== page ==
Las Vegas, N.M. – A New Mexico Highlands University Department of English professor is the winner of the prestigious 2017 Akron Poetry Prize.
Tyler Mills’ poetry book, Hawk Parable, was selected from among 606 national entries for the award. The University of Akron Press will publish Mills’ book.
“This book is about a family mystery, with my grandfather, a U.S. pilot during the World War II era, claiming to be involved in the mission to drop the atomic bomb over Nagasaki, Japan,” Mills said. “My grandfather died, and I haven’t been able to confirm his role yet through research. His story became the catalyst for my poetry that explores this mystery, as well as the atomic tests in New Mexico, Nevada and the Marshall Islands.”
Mills said her poems in Hawk Parable examine the ethics of using atomic weapons, including the horrific impact detonations have upon victims who are harmed.
In praising Mill’s poetry, Oliver de la Paz, this year’s judge for the Akron Poetry Prize wrote: “In Hawk Parable, the poet traverses the terrain of familial taboo, peering into the past and interrogating what is reflected there in beautiful and painful lyricism.”
Mills has won a number of other awards for her poetry, including her first book, Tongue Lyre, the winner of the Crab Orchard Series in Poetry First Book Award in 2013. Her creative nonfiction won the Copper Nickel Editor’s Prize in Prose.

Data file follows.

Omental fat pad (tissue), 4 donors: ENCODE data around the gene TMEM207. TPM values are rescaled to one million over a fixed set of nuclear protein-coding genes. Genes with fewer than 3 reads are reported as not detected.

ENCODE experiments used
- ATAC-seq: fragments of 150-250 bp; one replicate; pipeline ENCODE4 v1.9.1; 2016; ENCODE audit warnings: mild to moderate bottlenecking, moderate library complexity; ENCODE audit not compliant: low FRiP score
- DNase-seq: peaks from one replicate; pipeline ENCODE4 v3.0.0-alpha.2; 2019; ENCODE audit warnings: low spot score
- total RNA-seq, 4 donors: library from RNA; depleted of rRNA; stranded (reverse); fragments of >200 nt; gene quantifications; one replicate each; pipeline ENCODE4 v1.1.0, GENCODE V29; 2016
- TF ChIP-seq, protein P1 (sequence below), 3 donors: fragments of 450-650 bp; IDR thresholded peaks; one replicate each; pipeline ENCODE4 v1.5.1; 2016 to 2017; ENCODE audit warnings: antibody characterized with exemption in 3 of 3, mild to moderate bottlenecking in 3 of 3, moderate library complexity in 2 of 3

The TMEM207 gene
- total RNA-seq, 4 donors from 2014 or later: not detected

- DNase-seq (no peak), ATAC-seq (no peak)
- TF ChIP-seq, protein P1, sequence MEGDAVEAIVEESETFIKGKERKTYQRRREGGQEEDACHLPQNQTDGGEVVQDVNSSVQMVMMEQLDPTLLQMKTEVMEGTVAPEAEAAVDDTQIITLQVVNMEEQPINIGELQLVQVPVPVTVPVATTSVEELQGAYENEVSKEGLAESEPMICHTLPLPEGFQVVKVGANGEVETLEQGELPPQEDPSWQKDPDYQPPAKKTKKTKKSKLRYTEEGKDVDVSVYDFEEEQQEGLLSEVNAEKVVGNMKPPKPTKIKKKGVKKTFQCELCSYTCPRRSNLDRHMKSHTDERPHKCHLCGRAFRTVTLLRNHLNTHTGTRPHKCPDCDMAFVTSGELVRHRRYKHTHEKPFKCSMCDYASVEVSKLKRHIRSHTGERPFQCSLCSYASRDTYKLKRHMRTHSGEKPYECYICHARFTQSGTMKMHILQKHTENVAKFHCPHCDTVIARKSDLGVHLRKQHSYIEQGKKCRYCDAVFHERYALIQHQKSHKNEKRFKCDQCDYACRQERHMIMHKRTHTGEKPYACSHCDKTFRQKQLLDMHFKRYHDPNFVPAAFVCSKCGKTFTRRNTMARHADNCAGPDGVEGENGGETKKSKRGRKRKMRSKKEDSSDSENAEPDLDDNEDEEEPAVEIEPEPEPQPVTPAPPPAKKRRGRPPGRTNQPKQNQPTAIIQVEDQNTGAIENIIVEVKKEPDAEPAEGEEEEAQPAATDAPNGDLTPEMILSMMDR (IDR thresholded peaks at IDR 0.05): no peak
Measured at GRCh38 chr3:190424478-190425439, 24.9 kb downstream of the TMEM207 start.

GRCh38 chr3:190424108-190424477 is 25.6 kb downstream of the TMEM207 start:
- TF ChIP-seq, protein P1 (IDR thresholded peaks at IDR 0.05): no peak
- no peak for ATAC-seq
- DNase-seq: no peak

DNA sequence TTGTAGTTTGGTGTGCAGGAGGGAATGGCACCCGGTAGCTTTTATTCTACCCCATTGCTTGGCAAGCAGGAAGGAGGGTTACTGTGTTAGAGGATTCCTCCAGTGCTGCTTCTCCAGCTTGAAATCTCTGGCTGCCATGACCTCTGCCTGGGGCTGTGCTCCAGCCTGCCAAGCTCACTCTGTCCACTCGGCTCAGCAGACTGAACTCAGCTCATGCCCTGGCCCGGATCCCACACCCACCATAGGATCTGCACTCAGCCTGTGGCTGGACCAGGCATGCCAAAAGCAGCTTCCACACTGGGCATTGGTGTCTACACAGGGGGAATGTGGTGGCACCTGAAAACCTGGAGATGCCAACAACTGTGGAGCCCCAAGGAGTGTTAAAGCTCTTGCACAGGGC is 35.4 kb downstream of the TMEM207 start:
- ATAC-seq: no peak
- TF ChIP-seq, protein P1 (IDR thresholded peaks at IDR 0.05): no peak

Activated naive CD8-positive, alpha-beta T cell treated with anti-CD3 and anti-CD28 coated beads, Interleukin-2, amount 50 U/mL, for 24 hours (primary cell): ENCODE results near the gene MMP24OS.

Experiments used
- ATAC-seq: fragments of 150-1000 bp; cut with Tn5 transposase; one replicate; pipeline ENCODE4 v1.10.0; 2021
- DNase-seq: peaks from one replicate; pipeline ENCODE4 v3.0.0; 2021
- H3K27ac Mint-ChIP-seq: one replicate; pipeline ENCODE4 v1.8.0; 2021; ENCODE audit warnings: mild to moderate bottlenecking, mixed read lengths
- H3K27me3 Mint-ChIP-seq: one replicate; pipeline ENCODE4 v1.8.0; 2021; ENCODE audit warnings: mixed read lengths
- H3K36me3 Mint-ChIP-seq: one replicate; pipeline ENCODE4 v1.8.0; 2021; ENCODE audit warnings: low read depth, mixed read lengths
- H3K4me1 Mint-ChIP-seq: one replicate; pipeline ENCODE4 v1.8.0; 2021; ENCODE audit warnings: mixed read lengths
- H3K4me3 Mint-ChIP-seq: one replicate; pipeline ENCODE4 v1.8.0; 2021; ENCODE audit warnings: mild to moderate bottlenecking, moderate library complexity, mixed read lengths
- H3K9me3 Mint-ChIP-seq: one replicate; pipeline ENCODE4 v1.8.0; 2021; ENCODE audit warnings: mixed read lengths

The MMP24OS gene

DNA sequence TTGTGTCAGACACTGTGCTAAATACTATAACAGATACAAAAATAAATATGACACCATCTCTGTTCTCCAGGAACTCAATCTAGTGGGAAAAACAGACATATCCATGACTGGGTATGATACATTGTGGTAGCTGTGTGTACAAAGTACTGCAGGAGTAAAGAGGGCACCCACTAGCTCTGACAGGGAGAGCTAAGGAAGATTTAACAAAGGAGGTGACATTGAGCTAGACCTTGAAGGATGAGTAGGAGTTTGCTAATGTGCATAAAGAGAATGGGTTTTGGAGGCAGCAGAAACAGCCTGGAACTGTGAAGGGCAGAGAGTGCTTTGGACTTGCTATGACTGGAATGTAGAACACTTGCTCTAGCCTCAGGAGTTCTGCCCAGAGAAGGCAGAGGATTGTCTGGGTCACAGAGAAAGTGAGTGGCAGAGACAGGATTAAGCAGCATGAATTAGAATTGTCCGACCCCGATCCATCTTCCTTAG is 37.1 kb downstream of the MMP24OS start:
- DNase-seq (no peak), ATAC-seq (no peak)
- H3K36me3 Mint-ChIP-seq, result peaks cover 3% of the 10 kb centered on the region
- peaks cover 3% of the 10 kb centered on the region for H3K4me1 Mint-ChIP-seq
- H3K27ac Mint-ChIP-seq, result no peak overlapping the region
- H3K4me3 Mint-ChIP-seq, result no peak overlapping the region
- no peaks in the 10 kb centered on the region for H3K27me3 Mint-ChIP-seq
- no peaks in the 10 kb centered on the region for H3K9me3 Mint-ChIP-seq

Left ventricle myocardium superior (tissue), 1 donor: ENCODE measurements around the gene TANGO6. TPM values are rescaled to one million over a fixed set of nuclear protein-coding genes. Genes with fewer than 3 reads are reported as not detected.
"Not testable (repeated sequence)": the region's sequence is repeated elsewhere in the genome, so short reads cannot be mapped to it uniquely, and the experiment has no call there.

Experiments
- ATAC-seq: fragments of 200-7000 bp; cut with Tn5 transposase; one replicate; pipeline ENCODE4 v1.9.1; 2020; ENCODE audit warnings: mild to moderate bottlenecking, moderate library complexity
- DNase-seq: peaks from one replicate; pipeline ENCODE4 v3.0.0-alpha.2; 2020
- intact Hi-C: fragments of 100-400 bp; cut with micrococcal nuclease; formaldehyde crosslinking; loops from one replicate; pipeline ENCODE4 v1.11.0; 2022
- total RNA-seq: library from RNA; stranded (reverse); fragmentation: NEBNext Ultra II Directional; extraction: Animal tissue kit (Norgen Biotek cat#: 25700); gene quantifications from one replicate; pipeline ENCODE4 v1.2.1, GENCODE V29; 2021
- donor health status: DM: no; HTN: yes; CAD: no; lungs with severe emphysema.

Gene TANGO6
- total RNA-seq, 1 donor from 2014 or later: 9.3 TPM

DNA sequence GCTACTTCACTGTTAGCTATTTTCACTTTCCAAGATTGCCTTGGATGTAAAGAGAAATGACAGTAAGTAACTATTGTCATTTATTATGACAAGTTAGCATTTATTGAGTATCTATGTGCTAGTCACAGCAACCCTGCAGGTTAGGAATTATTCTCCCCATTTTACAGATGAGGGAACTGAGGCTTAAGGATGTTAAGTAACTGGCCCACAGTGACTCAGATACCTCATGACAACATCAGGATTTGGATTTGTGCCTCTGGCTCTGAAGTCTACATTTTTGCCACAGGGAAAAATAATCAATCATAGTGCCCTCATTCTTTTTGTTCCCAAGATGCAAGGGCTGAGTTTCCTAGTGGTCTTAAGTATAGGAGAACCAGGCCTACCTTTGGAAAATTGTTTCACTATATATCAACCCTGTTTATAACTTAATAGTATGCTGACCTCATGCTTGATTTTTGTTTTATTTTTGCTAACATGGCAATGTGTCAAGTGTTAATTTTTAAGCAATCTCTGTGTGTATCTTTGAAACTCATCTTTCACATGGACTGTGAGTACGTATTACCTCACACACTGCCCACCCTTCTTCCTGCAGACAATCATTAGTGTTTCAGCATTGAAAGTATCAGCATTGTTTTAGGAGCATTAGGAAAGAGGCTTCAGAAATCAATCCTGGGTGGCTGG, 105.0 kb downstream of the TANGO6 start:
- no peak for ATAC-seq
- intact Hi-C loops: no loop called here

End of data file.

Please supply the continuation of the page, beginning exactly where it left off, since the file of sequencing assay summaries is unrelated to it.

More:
Her poems have appeared widely in publications such as the New Yorker, Poetry, Kenyon Review, Boston Review, the Believer and New England Review. Mills’ poetry is also featured in anthologies like The Best American Experimental Writing and The Book of Scented Things: An Anthology of Contemporary Poetry.
Mills, who earned her Ph.D. in creative writing from the University of Chicago – Illinois in 2015, joined the Highlands faculty the same year. She completed her MFA in poetry from the University of Maryland.
At Highlands, Mills teaches courses such as Introduction to Poetry, Poetry Workshop, Introduction to Creative Writing, Technical Writing, and Freshman Composition.
“In my poetry courses, I like students to think about the value of their personal experiences and how their poetic voice can be a beautiful tool for expressing the human condition,” Mills said.
She is the faculty adviser for New Mexico Review, an online literary journal graduate students in the Highlands University Department of English edit.
“New Mexico Review gives students valuable experience editing and publishing a literary journal that includes national and global writers,” Mills said.
Mill is the editor-in-chief of The Account: A Journal of Poetry, Prose and Thought. She is a frequent presenter at conferences for The Association of Writers and Writing Programs.